UNITED STATES – Kratom is an innocuous medicinal plant, a drug, and herb used in religious ceremonies, or a killer, depending with whom you speak. A woman in Florida blames the drug for her son’s suicide; addiction recovery advocates say that it can be a useful harm-reduction tool; journey-workers believe that it’s good for relaxing the mind and aiding in trance work. Additionally, there are a growing number of people who find kratom to be an enjoyable intoxicant. They drink it rather than going to a traditional bar and ordering alcohol.The plant, which originates in southeast Asia and some islands of the South Pacific, has been used for centuries as a mild stimulant or pain reliever, as well as in religious ceremony. In the last decade, kratom has found popularity in Western countries, especially through kava bars. And, as a result, it has been followed by bans and laws limiting its availability.
Liz Johnson is the owner of Magus Books, a store serving the Pagan and magick-using communities in Minneapolis, Minnesota. The store sells kratom.
“As with all the herbs we sell it is supplied for the use that the person sees fit to use it for. Our intent is to provide magickal tools and resources and that herb, like all the other herbs, certainly falls into that category,” she said.
Johnson explained that one of the issues that creates problems for the herb is that there are different strains.
“Each of them have their own effects, each of them have their own purposes. This is one of those reasons for that regulation, a preponderance of people will have a typical reaction to a given strain. This doesn’t mean it will be your reaction to that strain, which is a typical thing with any herb,” she said.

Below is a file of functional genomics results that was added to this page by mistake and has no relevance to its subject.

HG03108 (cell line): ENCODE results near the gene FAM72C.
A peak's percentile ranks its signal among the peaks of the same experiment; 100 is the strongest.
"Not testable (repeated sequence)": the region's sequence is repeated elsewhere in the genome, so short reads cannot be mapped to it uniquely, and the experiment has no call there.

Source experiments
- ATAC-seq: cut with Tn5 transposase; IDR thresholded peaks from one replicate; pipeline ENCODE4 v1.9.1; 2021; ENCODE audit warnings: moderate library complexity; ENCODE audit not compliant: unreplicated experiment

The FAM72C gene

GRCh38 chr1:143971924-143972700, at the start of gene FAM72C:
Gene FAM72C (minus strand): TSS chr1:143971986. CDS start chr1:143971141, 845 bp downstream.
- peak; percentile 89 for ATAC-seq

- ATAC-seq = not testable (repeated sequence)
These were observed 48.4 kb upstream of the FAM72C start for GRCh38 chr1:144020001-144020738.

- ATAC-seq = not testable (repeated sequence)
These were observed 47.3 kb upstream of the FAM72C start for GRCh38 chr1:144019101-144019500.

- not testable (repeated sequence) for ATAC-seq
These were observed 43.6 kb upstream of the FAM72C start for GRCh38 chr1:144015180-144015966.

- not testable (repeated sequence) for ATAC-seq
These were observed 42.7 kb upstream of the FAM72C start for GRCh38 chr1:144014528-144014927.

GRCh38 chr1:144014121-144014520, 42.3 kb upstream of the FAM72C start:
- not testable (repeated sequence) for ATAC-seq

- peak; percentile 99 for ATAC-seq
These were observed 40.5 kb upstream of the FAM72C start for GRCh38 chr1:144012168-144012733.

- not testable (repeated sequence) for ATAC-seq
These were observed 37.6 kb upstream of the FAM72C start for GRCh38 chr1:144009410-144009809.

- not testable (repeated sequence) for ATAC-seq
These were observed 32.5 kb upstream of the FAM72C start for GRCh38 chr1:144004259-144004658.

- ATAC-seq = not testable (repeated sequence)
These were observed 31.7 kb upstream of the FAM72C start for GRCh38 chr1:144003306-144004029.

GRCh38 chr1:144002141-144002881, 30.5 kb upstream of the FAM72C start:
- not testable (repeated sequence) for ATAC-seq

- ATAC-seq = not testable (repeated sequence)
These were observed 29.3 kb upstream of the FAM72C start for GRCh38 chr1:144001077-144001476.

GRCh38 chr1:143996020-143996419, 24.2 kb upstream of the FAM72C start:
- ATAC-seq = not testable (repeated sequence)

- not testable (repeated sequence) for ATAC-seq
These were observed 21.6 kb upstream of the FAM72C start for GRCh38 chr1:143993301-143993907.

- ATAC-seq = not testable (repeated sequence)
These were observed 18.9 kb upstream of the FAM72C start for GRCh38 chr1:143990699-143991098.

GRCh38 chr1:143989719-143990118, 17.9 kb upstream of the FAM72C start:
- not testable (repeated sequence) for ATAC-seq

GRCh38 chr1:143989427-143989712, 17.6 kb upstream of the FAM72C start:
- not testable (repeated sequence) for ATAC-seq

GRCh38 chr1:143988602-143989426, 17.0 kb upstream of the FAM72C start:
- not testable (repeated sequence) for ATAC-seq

There are a number of reactions that are considered to be standard, or what you would expect to see. However, since people each have their own unique body chemistry, there will always be instances where unexpected reactions occur, she further explained.
The U.S. Drug Enforcement Agency attempted to add the plant to the list of Schedule 1 drugs, or those substances seen as having no medical benefit, including heroin, MDMA, LSD and marijuana. On August 31, the DEA announced their intentions to schedule kratom as such by the end of September 2016.
The August announcement lead to a massive public protest, after which the DEA spokesman Melvin Patterson admitted, “I have been with the DEA for 20 years and have never seen this level of public response,”as noted by the Los Angeles Times,
In fact, 51 members of Congress, across party lines submitted their own protests to the proposed legislation, which forced the DEA to backpedal and open up a another 6 week period for discussion. That will close on Dec. 1.
At that point, the DEA will decide whether to move forward with the ban or begin discussing alternatives.For Johnson and Magus Book, a ban would have some serious implications for business.
“We’ll lose those sales; we’ll lay people off; there will be cutting of hours. It’s not an insignificant percentage. It will impact the business to lose that particular herb. But, it would impact the business [also] to lose white sage. [Kratom] is our most popular herb, make no mistake. It will have the largest impact the loss of a single herb would have. But at the same time with the number of herbs we sell, any loss we would have a noticeable impact,” she said.